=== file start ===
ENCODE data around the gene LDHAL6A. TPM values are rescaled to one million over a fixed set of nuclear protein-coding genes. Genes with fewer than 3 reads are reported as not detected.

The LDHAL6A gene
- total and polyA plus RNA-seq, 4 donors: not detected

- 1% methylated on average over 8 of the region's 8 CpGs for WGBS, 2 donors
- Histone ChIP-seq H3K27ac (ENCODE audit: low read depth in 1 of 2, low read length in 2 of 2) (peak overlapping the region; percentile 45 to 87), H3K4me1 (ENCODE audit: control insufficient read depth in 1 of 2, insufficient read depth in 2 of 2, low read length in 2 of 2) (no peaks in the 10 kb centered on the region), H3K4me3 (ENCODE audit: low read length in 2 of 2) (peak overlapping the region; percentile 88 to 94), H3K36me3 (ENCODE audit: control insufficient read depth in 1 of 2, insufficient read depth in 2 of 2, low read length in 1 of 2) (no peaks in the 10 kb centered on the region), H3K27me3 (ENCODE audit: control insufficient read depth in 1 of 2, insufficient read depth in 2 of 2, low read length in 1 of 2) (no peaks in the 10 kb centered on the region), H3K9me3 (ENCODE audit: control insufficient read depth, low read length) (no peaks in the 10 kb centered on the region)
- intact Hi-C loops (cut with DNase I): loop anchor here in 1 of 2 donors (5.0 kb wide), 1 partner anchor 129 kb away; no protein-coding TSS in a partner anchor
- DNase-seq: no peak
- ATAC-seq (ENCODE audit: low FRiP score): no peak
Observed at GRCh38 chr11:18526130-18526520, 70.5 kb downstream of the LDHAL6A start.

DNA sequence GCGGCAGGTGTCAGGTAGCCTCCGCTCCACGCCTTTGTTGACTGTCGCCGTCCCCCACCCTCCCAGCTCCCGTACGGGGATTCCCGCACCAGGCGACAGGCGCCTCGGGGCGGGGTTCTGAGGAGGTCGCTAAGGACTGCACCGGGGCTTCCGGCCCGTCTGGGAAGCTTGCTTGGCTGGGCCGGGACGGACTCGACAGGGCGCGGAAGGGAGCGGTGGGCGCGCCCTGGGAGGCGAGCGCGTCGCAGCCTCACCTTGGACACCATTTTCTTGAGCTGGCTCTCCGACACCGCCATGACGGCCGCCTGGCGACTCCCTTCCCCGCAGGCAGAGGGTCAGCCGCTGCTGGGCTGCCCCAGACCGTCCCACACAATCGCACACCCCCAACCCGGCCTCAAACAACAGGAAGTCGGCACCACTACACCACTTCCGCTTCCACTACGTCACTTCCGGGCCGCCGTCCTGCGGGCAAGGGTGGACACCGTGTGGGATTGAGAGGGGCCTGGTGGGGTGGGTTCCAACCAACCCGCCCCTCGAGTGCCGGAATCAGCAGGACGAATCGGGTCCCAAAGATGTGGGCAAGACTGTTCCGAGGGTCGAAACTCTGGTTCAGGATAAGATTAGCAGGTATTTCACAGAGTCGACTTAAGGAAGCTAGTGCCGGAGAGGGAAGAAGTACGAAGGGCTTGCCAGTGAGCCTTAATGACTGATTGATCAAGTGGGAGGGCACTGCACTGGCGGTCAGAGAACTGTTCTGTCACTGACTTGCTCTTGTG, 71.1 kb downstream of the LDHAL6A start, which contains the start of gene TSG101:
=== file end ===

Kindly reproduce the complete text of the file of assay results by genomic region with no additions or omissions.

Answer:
ENCODE data around the gene LDHAL6A. TPM values are rescaled to one million over a fixed set of nuclear protein-coding genes. Genes with fewer than 3 reads are reported as not detected.

The LDHAL6A gene
- total and polyA plus RNA-seq, 4 donors: not detected

- 1% methylated on average over 8 of the region's 8 CpGs for WGBS, 2 donors
- Histone ChIP-seq H3K27ac (ENCODE audit: low read depth in 1 of 2, low read length in 2 of 2) (peak overlapping the region; percentile 45 to 87), H3K4me1 (ENCODE audit: control insufficient read depth in 1 of 2, insufficient read depth in 2 of 2, low read length in 2 of 2) (no peaks in the 10 kb centered on the region), H3K4me3 (ENCODE audit: low read length in 2 of 2) (peak overlapping the region; percentile 88 to 94), H3K36me3 (ENCODE audit: control insufficient read depth in 1 of 2, insufficient read depth in 2 of 2, low read length in 1 of 2) (no peaks in the 10 kb centered on the region), H3K27me3 (ENCODE audit: control insufficient read depth in 1 of 2, insufficient read depth in 2 of 2, low read length in 1 of 2) (no peaks in the 10 kb centered on the region), H3K9me3 (ENCODE audit: control insufficient read depth, low read length) (no peaks in the 10 kb centered on the region)
- intact Hi-C loops (cut with DNase I): loop anchor here in 1 of 2 donors (5.0 kb wide), 1 partner anchor 129 kb away; no protein-coding TSS in a partner anchor
- DNase-seq: no peak
- ATAC-seq (ENCODE audit: low FRiP score): no peak
Observed at GRCh38 chr11:18526130-18526520, 70.5 kb downstream of the LDHAL6A start.

DNA sequence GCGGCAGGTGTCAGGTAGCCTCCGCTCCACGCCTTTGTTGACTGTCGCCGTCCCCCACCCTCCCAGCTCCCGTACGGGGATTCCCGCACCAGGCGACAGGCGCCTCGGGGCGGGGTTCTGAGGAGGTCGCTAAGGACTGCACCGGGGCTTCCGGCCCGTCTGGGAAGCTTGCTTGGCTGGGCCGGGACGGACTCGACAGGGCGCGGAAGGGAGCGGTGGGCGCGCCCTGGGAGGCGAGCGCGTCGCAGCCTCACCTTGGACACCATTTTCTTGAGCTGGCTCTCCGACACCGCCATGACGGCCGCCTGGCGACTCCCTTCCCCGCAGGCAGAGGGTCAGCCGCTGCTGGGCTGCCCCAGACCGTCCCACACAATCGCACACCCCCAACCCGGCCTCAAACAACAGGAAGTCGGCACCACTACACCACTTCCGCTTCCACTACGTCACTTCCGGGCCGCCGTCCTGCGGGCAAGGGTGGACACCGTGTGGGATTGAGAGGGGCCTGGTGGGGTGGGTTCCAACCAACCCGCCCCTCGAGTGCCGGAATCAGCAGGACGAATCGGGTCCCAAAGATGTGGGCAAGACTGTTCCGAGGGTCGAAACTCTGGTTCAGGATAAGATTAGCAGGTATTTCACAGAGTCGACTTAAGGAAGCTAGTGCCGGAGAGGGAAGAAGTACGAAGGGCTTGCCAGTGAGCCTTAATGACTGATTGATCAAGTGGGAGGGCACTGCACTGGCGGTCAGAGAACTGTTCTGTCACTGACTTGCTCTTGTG, 71.1 kb downstream of the LDHAL6A start, which contains the start of gene TSG101: